Radial sort of points on a plane

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I sometimes need to sort a bunch of points radially. The points lie on a single plane and form a string-like, closed, irregular shape, kind of like a map of a country. I created my own OTL which computes a signed angle between each point and the centroid of the figure, then sorts the points. It works fine, but I was wondering if there's a quick (i.e. just a few SOPs) way to to do this using standard Houdini SOPs.

Edited by guache

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11 hours ago, guache said:

The points lie on a single plane and form a string-like, closed, irregular shape,

given the conditions above, it's quite easy...just 2 nodes required (you can add an extra sort to reverse order if required)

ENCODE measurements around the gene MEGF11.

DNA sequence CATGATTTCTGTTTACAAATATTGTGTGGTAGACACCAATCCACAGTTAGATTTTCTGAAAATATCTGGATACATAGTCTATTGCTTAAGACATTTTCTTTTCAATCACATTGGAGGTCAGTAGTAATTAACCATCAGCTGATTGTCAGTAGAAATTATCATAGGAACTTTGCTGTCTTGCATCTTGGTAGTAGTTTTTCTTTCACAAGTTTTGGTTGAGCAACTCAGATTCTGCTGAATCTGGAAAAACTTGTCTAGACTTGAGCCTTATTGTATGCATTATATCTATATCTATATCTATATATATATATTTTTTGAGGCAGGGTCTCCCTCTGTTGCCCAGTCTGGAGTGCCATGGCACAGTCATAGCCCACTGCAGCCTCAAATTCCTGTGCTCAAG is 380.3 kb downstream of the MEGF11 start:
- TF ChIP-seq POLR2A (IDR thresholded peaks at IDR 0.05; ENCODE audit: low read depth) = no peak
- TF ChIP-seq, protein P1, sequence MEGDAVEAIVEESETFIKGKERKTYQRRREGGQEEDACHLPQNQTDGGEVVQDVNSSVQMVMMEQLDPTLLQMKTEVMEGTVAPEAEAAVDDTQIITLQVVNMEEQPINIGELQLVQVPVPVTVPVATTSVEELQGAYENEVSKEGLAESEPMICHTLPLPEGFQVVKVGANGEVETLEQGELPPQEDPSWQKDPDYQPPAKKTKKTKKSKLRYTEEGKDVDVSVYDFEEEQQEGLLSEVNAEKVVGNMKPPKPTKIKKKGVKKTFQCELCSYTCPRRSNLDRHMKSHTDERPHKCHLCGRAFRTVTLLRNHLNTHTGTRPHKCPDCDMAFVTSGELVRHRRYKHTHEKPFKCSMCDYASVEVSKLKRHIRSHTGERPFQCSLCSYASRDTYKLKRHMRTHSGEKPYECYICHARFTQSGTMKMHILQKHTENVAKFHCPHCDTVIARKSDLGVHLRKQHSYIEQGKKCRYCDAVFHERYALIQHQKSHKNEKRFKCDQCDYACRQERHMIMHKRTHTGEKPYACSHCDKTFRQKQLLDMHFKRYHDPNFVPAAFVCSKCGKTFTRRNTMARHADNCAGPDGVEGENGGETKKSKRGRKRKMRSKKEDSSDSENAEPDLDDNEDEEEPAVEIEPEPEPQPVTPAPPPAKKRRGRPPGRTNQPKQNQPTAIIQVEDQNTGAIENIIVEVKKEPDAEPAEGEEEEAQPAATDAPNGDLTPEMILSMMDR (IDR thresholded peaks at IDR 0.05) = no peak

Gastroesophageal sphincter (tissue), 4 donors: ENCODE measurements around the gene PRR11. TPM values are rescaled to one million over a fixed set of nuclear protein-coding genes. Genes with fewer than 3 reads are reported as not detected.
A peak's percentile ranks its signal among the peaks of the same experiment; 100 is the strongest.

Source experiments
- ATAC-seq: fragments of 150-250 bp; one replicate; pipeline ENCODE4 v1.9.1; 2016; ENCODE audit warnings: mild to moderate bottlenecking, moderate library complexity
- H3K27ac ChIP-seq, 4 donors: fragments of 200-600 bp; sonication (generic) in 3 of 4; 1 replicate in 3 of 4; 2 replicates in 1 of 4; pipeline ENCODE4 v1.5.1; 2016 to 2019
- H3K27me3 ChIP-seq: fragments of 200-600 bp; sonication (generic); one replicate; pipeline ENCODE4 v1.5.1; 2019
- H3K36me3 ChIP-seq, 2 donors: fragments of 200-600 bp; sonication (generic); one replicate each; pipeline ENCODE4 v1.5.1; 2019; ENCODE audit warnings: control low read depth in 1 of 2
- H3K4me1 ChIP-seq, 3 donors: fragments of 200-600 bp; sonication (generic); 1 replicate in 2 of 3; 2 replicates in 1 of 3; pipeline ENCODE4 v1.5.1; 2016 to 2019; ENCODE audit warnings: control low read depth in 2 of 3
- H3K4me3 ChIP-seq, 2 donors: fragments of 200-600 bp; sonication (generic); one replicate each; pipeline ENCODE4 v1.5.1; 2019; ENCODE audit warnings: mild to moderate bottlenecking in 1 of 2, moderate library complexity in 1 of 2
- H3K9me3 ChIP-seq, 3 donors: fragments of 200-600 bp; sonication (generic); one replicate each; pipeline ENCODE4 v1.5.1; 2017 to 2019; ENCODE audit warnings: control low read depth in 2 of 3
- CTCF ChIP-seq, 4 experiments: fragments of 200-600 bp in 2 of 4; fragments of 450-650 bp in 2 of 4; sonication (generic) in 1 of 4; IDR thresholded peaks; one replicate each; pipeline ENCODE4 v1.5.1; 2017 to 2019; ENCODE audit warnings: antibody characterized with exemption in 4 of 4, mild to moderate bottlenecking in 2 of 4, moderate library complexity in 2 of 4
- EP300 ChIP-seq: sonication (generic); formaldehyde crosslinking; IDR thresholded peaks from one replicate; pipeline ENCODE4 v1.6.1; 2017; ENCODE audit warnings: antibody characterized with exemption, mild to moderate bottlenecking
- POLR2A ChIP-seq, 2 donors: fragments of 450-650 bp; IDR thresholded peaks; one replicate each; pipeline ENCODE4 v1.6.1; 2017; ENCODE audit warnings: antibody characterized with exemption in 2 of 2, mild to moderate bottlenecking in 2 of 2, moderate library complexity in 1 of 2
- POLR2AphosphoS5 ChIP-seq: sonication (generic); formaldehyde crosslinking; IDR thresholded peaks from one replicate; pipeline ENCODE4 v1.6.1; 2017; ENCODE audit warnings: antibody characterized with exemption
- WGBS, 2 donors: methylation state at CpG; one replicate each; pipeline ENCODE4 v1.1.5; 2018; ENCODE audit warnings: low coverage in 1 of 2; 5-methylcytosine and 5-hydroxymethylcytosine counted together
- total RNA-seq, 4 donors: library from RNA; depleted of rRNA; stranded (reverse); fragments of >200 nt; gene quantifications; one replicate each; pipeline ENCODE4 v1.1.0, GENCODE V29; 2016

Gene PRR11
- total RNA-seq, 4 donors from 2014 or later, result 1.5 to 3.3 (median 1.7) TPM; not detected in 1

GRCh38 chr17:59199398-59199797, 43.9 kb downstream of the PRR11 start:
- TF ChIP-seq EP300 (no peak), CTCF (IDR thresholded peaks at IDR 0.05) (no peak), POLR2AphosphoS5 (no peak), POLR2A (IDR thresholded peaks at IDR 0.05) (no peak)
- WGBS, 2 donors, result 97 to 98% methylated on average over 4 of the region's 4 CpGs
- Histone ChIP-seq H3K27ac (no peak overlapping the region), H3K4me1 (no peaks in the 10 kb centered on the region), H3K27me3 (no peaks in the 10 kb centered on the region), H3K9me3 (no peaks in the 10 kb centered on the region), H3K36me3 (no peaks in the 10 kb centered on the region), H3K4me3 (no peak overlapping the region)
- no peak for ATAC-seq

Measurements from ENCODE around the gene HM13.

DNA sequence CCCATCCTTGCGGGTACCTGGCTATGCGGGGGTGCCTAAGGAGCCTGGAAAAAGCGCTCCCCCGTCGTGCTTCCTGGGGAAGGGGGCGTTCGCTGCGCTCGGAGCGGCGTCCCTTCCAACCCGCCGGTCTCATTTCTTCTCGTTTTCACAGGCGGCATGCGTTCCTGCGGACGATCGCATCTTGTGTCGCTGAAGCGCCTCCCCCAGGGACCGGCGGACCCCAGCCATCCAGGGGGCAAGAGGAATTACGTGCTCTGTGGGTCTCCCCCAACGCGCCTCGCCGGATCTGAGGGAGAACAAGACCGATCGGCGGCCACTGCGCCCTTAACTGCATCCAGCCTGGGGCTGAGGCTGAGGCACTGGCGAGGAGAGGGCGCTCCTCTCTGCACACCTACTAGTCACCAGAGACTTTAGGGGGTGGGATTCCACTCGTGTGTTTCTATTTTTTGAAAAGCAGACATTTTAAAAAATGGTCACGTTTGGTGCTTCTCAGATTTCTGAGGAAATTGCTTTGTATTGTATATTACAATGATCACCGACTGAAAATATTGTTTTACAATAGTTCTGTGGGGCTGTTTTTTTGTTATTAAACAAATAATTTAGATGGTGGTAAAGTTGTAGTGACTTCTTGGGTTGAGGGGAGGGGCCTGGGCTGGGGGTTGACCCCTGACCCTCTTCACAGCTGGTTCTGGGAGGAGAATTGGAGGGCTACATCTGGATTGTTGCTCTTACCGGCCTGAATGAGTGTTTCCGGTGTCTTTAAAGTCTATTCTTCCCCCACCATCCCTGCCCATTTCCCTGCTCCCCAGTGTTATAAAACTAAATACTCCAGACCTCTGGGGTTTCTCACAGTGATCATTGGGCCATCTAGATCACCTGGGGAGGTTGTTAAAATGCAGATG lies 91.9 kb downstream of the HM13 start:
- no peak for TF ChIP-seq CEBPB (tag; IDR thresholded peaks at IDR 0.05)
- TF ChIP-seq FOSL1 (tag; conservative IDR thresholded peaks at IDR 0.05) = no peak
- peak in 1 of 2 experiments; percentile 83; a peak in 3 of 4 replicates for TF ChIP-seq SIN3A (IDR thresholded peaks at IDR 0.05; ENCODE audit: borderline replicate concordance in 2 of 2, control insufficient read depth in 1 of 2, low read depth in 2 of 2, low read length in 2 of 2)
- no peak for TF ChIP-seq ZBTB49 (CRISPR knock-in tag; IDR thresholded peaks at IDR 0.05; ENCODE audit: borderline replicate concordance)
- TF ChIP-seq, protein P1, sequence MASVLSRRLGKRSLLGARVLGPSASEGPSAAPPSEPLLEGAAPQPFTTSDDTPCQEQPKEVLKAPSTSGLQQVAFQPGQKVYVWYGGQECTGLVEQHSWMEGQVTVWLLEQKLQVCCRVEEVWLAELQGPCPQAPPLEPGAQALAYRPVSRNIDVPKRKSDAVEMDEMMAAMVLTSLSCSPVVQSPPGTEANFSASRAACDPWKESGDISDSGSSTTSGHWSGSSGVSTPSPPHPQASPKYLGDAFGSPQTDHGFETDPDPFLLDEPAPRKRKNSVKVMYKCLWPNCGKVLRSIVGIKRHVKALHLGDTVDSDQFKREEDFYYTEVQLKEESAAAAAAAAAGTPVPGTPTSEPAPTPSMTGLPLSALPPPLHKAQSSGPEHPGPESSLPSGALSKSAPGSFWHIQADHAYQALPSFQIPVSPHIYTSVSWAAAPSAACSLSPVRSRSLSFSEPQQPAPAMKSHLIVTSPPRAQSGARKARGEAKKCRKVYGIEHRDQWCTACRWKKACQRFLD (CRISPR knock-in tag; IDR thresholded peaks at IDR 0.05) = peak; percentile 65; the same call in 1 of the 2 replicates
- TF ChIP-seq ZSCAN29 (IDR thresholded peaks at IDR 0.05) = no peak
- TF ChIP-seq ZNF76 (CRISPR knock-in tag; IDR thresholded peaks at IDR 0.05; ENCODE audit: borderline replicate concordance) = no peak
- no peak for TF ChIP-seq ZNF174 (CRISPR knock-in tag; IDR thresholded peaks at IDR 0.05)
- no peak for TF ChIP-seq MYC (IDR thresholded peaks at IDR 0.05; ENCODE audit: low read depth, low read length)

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Thanks, but Edge Transport won't work. When I said "string-like", I don't mean the points are connected, only that they form an outline of a shape (like a map of a country), as opposed to being a random splotch of points. In your hip, the edge connectivity already "solves" the problem. From what I see: there are 2 approaches: 1) signed angle around the centroid, 2) cylindrical uv coordinates. Another solution just came to mind, if the points are reasonably far from the centroid and evenly (more or less) spaced apart: a vex code, where you loop through all points and find a nearpoint for each, while excluding all already-found nearpoints. This would "trace" the outline by finding closest points CW or CCW. This approach could deal with cases like radial "overhangs" (i.e. protruding "peninsulas" that curve left or right etc), where an angle-based approach wouldn't work right.